Francis Ronald Cappelletti – Colonel, United States Air Force

While Colonel Cappelletti remains living at this time (the Colonel passed away on 28 February 2007, see below for  details), his future stone and that of his wife (see below) is, in my opinion, one of the most beautiful in the entire cemetery. His side of the stone reads:

“Oh, I have slipped the surly bonds of earth and danced the skies on laughter-silvered wings. I've topped the windswept heights with easy grace, where never lark, or even eagle, flew. And, while with silent, lifting mind I've trod the high untrespassed sancity of space, put out my hand and touched the face of God (See “High Flight” Section).”

“WWII, Southwest Pacific, Philippines, Java, Australia, New Guinea, Vietnam. Silver Star, Distinguished Flying Cross with Oak Leaf Cluster, Air Medal, Legion of Merit with Oak Leaf Cluster. Born in 1917.”

Margaret Mary Cappelletti

In the twilight of the colonel
As the health of a retired Air Force colonel declines, his wife steps in to be his voice.
December 8, 2005



Rose Cappelletti helps her husband, Francis Cappelletti, 88, who has Alzheimer's disease.
He served as a navigator on a B-17 during World War II.

SAFETY HARBOR, FLORIDA – The 62-year-old divorcee needed another man like she needed tuberculosis.

But at a friend's urging, she agreed to meet Francis Cappelletti, a retired Air Force Colonel who served in World War II and the Vietnam War.

Both spoke the same languages: Italian, Russian, French. Their fathers were born in Italy, just 10 miles apart.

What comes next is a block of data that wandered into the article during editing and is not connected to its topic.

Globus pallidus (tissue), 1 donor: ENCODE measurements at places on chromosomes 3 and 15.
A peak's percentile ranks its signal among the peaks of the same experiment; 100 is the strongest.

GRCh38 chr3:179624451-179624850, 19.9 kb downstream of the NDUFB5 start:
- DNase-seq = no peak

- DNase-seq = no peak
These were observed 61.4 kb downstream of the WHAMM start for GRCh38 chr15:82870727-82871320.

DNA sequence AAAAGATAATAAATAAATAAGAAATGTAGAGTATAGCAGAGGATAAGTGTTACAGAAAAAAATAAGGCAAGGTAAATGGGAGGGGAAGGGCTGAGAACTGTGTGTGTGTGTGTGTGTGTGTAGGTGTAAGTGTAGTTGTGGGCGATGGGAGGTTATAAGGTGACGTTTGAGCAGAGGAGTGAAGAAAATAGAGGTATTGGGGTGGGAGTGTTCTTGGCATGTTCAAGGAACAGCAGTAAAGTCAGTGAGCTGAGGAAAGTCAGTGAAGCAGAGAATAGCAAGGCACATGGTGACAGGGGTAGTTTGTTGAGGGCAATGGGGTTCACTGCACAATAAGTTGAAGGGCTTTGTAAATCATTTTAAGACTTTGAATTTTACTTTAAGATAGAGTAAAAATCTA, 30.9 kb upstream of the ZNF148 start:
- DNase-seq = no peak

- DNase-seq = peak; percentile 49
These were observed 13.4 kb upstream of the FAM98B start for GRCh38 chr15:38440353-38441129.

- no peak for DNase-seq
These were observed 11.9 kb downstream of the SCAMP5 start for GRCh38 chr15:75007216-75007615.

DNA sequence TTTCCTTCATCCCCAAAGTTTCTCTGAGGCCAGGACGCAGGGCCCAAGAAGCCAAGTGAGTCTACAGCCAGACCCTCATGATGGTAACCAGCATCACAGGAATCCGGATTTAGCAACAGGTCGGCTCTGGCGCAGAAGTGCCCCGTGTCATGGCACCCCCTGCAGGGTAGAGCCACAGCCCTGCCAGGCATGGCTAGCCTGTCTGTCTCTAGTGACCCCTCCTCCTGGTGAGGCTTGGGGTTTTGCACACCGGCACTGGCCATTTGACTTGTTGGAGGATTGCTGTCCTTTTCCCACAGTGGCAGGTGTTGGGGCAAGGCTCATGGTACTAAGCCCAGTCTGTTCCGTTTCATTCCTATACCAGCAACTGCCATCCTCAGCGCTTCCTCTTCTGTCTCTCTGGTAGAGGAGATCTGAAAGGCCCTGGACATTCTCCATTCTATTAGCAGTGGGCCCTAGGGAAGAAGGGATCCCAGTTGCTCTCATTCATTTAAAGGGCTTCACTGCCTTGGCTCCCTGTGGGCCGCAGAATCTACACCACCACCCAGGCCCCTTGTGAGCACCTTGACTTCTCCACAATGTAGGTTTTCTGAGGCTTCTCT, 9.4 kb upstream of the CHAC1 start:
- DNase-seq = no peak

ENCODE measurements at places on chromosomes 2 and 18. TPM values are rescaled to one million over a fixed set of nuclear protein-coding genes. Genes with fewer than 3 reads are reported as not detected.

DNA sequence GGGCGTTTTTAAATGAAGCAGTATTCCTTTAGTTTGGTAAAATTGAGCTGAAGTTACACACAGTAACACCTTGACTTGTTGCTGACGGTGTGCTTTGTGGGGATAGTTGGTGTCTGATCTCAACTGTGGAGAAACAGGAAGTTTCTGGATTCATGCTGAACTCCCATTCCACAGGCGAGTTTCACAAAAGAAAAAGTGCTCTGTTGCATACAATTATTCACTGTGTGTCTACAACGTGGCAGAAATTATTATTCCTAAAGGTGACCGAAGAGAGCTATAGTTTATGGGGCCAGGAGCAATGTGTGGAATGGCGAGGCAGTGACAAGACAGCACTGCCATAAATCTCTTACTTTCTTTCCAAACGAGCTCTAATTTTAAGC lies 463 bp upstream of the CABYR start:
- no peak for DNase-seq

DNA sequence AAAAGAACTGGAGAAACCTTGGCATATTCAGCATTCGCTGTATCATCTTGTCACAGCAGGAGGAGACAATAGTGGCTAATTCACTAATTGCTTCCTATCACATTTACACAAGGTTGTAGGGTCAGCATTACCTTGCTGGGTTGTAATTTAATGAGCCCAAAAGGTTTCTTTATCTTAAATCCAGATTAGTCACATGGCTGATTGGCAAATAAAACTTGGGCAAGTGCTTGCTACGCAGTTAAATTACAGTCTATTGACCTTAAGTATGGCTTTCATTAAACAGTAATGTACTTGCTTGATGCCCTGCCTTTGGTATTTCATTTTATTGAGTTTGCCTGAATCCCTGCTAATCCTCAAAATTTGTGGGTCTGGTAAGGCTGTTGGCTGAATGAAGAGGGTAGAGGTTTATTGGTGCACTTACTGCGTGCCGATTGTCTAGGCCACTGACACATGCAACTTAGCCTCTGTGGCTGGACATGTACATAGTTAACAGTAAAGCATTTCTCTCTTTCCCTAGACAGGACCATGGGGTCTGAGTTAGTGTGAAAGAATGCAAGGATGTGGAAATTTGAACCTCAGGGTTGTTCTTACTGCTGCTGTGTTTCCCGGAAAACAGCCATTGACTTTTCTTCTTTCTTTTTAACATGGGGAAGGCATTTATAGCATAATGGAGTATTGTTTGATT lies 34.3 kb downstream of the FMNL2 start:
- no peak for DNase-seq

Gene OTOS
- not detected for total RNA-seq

They married. Rose Cappelletti likes to say it was like putting on comfortable slippers after wearing tight shoes for years.

Frank regaled her with stories about his first love, the B-17 Flying Fortress that always brought him home safely. Rose laid out his flight suit and medals in their living room, creating an altar to her hero.

Six years ago, Alzheimer's disease started to steal his memories. But before he closes his eyes for good, Rose wants to remember the man her husband used to be.

“It's a shadow of a man but he's still there,” said Rose, 76. “He can't speak for himself but I'll be his voice.”

Francis R. Cappelletti. Born August 16, 1917. Navigator on one of the B-17s that survived the December 8, 1941, bombing of Clark Field in the Philippines. Flew 91 missions against the Japanese. Participated in the Bikini Atom Bomb tests. Pioneered flight to the North Pole.

“I salute you, Colonel,” she tells him.

He laughs.

“You wanted the airplane to bring you home. Every time, it did,” he said. “It was wonderful to have it bring you home, you know? It was wonderful.”

As he reminisces about the Flying Fortress, his face crumples.

“That's a love affair,” he said. “You always stayed with it. It stayed with you.”

Now it's up to Rose to fill the gaps in his memory. How he watched as other B-17s vanished from the sky.

How that was when he knew the 19th Bombardment Group had lost more men.

Frank often says no one cares about his long-ago accomplishments.

That's not true, she tells him.

One day, he'll forget who she is. But before that long goodbye, she wants to remember him in life.

Francis Cappelletti, 89; World War II Air Veteran

Saturday, March 10, 2007

Francis R. Cappelletti, 89, an Air Force Colonel who later worked as a civilian for the Department of the Navy, died of complications from Alzheimer's disease February 28, 2007, at his home in Safety Harbor, Florida.

Colonel Cappelletti, who joined the Army Air Corps in 1940, was serving as officer of the day at Clark Field in the Philippines in 1941 when the Japanese bombed it, the day after the attack on Pearl Harbor. He flew 91 combat missions as a navigator in the South Pacific during World War II and received the Silver Star, the Distinguished Flying Cross and the Air Medal for his wartime service.